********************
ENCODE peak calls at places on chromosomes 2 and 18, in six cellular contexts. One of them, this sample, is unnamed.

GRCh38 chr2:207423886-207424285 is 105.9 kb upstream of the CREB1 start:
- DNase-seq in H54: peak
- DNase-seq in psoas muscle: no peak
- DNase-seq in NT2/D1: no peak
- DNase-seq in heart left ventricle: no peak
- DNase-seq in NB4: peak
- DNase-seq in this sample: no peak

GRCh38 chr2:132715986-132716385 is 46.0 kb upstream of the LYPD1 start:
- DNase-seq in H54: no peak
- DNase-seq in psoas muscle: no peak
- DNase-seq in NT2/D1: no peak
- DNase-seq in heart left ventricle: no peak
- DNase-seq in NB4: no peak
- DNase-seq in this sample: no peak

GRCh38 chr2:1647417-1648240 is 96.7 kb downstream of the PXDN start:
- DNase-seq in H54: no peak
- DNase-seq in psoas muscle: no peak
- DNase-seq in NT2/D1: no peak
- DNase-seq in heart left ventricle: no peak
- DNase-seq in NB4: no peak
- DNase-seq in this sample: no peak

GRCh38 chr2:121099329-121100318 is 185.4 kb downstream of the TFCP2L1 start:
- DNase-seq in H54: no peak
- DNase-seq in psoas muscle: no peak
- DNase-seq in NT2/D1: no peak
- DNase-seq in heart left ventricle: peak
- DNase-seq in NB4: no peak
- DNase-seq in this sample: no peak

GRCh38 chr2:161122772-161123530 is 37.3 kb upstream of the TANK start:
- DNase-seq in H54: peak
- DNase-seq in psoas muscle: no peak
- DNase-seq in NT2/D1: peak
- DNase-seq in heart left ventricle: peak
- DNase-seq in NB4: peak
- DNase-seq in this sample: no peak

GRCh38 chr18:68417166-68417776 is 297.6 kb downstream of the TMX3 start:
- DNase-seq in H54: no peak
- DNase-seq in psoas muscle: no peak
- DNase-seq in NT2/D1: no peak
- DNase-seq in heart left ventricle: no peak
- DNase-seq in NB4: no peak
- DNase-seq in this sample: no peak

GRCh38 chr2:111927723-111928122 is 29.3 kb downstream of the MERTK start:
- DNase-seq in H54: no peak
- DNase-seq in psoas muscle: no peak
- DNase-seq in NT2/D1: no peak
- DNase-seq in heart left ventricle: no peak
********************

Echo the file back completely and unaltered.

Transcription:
ENCODE peak calls at places on chromosomes 2 and 18, in six cellular contexts. One of them, this sample, is unnamed.

GRCh38 chr2:207423886-207424285 is 105.9 kb upstream of the CREB1 start:
- DNase-seq in H54: peak
- DNase-seq in psoas muscle: no peak
- DNase-seq in NT2/D1: no peak
- DNase-seq in heart left ventricle: no peak
- DNase-seq in NB4: peak
- DNase-seq in this sample: no peak

GRCh38 chr2:132715986-132716385 is 46.0 kb upstream of the LYPD1 start:
- DNase-seq in H54: no peak
- DNase-seq in psoas muscle: no peak
- DNase-seq in NT2/D1: no peak
- DNase-seq in heart left ventricle: no peak
- DNase-seq in NB4: no peak
- DNase-seq in this sample: no peak

GRCh38 chr2:1647417-1648240 is 96.7 kb downstream of the PXDN start:
- DNase-seq in H54: no peak
- DNase-seq in psoas muscle: no peak
- DNase-seq in NT2/D1: no peak
- DNase-seq in heart left ventricle: no peak
- DNase-seq in NB4: no peak
- DNase-seq in this sample: no peak

GRCh38 chr2:121099329-121100318 is 185.4 kb downstream of the TFCP2L1 start:
- DNase-seq in H54: no peak
- DNase-seq in psoas muscle: no peak
- DNase-seq in NT2/D1: no peak
- DNase-seq in heart left ventricle: peak
- DNase-seq in NB4: no peak
- DNase-seq in this sample: no peak

GRCh38 chr2:161122772-161123530 is 37.3 kb upstream of the TANK start:
- DNase-seq in H54: peak
- DNase-seq in psoas muscle: no peak
- DNase-seq in NT2/D1: peak
- DNase-seq in heart left ventricle: peak
- DNase-seq in NB4: peak
- DNase-seq in this sample: no peak

GRCh38 chr18:68417166-68417776 is 297.6 kb downstream of the TMX3 start:
- DNase-seq in H54: no peak
- DNase-seq in psoas muscle: no peak
- DNase-seq in NT2/D1: no peak
- DNase-seq in heart left ventricle: no peak
- DNase-seq in NB4: no peak
- DNase-seq in this sample: no peak

GRCh38 chr2:111927723-111928122 is 29.3 kb downstream of the MERTK start:
- DNase-seq in H54: no peak
- DNase-seq in psoas muscle: no peak
- DNase-seq in NT2/D1: no peak
- DNase-seq in heart left ventricle: no peak